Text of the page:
November 6, 2017 Blogs

Ann Neilson goes to Washington

November 6

Ann Neilson barely breaks 5-foot, but she stood pretty tall in Washington, DC on Nov. 2.

The 68-year-old retired nurse from Madras, Oregon flew to the nation’s Capitol to tell her lawmakers exactly how high drug prices impact her.

“I’m on the drug Restasis for dry eye syndrome,” she said. “It is now over $1,800 for a three-month supply.”

There’s no generic; her co-pays are $515 every time she needs a Restasis refill.

That’s a lot of cash. She even skips doses to stretch her prescription due to the high price.

Neilson described dry eye syndrome as a nonstop gritty and irritating feeling in her eyes. If she doesn’t take her medicine, her corneas will become bumpty, negatively impacting her vision. They could even tear. She would need cornea replacement surgery if that were to happen.

“It’s so important that I continue with the eye drops so I keep my corneas healthy,” she said.

Neilson is incensed at the behavior of the international corporation Allergan, which makes Restasis. To maintain its monopoly pricing power, it has pulled all kinds of shady maneuvers since gaining approval for the drug in 2002.

“It’s all about greed,” she said.

She’s not the only one crying foul.

CEO Brent Saunders’ latest decision, to transfer the patent for its blockbuster $1.5 billion drug to the Saint Regis Mohawk Tribe, has been widely condemned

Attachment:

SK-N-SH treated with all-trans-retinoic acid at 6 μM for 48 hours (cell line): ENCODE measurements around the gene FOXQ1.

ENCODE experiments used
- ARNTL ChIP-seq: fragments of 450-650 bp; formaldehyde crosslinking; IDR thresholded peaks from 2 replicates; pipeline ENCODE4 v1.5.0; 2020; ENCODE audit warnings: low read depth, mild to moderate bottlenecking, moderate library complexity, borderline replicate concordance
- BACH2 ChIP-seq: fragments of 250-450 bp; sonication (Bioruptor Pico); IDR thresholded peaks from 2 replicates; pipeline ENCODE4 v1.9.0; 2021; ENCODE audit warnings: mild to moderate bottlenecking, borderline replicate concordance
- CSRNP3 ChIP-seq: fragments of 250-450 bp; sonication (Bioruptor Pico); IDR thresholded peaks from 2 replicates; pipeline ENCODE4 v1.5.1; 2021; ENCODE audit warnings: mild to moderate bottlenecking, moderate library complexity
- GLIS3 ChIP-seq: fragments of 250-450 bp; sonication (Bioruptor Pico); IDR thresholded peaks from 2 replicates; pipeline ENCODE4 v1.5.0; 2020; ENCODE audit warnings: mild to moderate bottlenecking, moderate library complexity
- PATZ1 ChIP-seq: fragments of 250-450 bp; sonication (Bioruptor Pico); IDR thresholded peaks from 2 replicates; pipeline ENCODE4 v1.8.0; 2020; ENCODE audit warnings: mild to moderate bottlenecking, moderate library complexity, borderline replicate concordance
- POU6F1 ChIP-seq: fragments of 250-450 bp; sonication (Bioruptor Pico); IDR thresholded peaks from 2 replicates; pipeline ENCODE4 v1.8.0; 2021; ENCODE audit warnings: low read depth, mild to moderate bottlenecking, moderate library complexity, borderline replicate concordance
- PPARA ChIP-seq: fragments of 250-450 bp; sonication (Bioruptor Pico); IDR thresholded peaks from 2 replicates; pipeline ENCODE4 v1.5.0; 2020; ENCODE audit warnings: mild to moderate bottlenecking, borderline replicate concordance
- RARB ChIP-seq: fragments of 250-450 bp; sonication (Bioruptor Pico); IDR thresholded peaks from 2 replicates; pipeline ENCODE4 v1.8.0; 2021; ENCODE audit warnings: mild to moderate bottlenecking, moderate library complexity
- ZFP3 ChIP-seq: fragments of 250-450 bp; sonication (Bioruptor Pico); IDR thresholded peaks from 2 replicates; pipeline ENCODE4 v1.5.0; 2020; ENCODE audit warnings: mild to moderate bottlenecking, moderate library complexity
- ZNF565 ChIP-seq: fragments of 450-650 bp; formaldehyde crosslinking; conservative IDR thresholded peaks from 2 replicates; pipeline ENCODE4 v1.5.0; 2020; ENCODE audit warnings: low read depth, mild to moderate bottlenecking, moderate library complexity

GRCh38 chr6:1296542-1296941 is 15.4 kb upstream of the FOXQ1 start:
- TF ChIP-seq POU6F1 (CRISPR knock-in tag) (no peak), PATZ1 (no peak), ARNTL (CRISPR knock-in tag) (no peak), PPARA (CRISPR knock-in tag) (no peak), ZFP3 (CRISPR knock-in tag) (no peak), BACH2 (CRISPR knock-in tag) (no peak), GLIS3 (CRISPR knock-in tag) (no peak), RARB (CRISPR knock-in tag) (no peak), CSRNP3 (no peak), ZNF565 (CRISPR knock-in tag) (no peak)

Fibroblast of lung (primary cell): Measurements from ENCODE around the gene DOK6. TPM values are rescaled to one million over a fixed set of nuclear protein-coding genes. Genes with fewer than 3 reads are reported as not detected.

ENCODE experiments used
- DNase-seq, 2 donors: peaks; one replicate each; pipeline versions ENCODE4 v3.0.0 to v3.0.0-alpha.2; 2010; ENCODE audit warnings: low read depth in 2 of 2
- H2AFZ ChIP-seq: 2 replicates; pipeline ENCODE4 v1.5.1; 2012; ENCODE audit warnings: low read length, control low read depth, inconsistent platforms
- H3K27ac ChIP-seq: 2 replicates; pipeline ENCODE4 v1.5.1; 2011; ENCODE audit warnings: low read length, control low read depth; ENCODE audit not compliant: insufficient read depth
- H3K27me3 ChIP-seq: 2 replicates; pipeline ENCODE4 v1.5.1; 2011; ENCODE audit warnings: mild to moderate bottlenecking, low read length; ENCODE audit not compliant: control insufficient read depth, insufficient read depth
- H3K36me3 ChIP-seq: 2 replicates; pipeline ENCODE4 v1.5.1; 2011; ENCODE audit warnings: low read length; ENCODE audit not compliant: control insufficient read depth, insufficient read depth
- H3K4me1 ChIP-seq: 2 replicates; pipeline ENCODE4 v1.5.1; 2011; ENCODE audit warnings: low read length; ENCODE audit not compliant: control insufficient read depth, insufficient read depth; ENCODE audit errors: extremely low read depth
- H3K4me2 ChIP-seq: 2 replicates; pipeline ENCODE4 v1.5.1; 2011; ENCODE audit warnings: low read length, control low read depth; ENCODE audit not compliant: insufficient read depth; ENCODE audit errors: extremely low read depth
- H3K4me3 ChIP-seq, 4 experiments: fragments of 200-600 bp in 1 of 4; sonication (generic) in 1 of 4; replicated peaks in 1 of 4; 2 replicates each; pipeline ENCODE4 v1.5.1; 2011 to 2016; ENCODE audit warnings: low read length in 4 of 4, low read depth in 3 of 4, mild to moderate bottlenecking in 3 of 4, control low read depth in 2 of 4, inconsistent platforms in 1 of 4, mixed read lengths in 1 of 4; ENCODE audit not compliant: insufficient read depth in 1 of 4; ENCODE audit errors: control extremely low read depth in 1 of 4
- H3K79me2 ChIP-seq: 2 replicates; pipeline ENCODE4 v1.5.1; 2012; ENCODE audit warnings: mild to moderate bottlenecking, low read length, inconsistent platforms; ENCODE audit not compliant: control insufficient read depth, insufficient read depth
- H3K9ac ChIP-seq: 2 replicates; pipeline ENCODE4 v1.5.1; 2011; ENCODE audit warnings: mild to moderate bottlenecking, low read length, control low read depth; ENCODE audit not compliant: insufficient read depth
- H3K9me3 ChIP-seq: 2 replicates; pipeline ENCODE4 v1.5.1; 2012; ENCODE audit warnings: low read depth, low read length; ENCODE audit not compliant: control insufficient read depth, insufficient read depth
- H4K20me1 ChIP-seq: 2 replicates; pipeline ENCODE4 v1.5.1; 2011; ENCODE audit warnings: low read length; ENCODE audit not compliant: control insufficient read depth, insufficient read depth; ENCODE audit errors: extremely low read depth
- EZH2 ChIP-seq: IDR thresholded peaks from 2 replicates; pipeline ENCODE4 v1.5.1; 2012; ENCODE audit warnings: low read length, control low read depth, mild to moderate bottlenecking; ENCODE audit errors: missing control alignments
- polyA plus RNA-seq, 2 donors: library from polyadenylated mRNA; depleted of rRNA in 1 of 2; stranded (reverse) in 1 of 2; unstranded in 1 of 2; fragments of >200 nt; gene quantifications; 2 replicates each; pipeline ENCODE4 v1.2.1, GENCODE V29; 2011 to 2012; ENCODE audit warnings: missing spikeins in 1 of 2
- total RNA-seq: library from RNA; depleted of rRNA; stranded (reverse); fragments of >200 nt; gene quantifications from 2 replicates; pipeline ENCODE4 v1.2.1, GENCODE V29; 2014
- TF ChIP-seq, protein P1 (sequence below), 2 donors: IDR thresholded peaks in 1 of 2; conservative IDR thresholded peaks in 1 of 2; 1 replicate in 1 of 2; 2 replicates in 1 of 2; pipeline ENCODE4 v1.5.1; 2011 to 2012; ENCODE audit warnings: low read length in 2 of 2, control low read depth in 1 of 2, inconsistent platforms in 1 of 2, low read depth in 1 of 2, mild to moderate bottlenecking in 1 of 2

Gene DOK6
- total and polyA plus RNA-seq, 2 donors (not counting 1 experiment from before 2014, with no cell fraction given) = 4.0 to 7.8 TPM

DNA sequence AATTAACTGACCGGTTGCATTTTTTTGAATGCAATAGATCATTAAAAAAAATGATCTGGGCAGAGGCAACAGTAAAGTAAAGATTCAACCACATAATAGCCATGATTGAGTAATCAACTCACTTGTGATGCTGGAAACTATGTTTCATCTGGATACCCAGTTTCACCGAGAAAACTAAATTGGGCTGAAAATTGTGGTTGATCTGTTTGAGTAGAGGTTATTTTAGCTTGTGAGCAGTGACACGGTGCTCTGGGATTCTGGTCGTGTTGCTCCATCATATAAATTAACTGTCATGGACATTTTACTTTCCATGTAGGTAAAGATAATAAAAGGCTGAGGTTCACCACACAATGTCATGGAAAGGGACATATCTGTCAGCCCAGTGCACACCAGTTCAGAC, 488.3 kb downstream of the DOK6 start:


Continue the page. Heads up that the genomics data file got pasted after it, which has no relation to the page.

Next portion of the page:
The despicable action triggered a Congressional fracas, including a scathing letter from four high-powered Democratic Senators, a House Judiciary Committee hearing Tuesday in D.C., and plans for a bill by Sen. Claire McCadkill, D-Mo., to block the transfer.

Saunders could even be dragged before Congress and forced to explain himself, ala Heather Bresch of Mylan and Martin Shkreli of Daraprim.

Ann Neilson will be paying attention. So will we.

Neilson got to tell her lawmakers, including Sen. Jeff Merkley, a Democrat, and Rep. Greg Walden, a Republican, about solutions to speed generic drug competition and stop bad actors from hurting patients. Ann told her representatives she’s counting on them to support the CREATES Act, a bipartisan bill that would prevent drug companies from blocking cheaper generic drugs and help lower prices.

Patients for Affordable Drugs strongly supports the CREATES Act and is committed to giving patients a voice in this debate.

Don’t sit idly by as Big Pharma games the system and blocks generic drug competition.

Here’s how you can support the CREATES Act:

Follow this link and send letters to your lawmakers

You can also call the Senate Judiciary at (202) 224-5225 and the House Judiciary at (202) 225-3951.

Many thanks to Ann, and all of you, for advocating behalf of patients!

The team at Patients For Affordable Drugs


Patients For Affordable Drugs is the only independent national patient organization focused exclusively on achieving policy changes to lower the price of prescription drugs.